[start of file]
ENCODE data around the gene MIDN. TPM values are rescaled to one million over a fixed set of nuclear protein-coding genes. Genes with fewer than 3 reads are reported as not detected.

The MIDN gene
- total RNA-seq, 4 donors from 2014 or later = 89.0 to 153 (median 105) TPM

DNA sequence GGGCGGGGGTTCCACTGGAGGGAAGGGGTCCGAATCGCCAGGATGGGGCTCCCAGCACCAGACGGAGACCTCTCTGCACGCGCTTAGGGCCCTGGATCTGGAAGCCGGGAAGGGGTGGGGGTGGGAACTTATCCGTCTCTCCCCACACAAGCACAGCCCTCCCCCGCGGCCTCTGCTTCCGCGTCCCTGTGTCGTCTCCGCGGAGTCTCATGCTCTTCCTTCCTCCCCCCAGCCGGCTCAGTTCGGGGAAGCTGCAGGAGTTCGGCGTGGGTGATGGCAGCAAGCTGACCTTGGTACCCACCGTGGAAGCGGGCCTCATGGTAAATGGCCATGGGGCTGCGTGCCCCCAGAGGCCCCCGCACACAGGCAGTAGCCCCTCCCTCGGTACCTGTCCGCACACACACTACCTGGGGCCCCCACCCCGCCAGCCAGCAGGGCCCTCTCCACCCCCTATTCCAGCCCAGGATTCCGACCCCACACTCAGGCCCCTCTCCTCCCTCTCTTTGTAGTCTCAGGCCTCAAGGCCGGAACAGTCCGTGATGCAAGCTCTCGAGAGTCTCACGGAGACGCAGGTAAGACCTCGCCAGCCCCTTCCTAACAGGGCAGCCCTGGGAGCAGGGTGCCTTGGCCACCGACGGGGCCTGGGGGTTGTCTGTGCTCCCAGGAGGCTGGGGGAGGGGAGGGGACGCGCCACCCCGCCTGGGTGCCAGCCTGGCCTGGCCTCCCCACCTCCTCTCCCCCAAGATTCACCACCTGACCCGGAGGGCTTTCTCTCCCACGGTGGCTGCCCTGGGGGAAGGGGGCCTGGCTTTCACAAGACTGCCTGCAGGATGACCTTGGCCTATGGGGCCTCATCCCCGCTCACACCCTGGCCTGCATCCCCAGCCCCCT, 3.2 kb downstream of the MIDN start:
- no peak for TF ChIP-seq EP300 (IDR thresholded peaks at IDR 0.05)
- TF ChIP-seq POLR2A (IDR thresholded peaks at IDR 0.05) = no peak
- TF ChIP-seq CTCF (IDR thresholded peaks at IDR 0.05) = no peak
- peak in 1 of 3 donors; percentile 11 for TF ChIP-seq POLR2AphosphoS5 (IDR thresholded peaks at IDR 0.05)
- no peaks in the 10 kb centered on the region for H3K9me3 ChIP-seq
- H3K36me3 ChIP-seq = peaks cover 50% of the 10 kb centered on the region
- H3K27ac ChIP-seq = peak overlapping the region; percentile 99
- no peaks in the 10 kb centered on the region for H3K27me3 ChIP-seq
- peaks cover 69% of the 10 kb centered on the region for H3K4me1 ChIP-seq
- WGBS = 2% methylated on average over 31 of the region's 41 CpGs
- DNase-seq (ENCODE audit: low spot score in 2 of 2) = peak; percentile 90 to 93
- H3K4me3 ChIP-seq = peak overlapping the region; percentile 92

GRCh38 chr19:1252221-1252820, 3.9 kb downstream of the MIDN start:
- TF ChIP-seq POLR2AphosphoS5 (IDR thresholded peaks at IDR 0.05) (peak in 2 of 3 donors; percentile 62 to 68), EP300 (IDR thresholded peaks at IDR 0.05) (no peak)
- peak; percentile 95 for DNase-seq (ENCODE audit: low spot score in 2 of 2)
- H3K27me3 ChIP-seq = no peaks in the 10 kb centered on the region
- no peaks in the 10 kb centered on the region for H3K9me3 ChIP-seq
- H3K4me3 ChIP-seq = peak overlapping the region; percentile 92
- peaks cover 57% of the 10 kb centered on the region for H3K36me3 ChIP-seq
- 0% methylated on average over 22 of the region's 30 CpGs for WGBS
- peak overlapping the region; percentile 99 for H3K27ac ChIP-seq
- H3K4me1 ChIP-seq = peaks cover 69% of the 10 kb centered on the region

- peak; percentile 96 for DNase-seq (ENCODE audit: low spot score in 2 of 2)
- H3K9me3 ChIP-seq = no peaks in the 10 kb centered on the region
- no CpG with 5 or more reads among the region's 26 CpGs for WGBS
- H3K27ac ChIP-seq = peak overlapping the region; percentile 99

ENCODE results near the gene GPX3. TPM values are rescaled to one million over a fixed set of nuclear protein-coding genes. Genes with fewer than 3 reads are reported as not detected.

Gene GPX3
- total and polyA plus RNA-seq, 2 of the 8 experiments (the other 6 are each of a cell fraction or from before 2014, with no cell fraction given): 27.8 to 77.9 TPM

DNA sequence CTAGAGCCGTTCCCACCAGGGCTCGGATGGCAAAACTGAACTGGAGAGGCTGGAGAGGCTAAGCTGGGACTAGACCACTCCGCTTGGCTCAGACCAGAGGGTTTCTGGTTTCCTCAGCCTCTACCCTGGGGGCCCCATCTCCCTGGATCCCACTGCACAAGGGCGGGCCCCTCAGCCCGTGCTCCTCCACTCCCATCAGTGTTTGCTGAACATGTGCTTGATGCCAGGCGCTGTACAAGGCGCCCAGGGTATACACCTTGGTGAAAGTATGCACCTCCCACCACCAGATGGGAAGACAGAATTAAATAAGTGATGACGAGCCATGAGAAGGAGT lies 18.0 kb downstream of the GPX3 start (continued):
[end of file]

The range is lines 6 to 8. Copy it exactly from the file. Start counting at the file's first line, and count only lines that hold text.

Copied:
- TF ChIP-seq POLR2A (IDR thresholded peaks at IDR 0.05) = no peak
- TF ChIP-seq CTCF (IDR thresholded peaks at IDR 0.05) = no peak
- peak in 1 of 3 donors; percentile 11 for TF ChIP-seq POLR2AphosphoS5 (IDR thresholded peaks at IDR 0.05)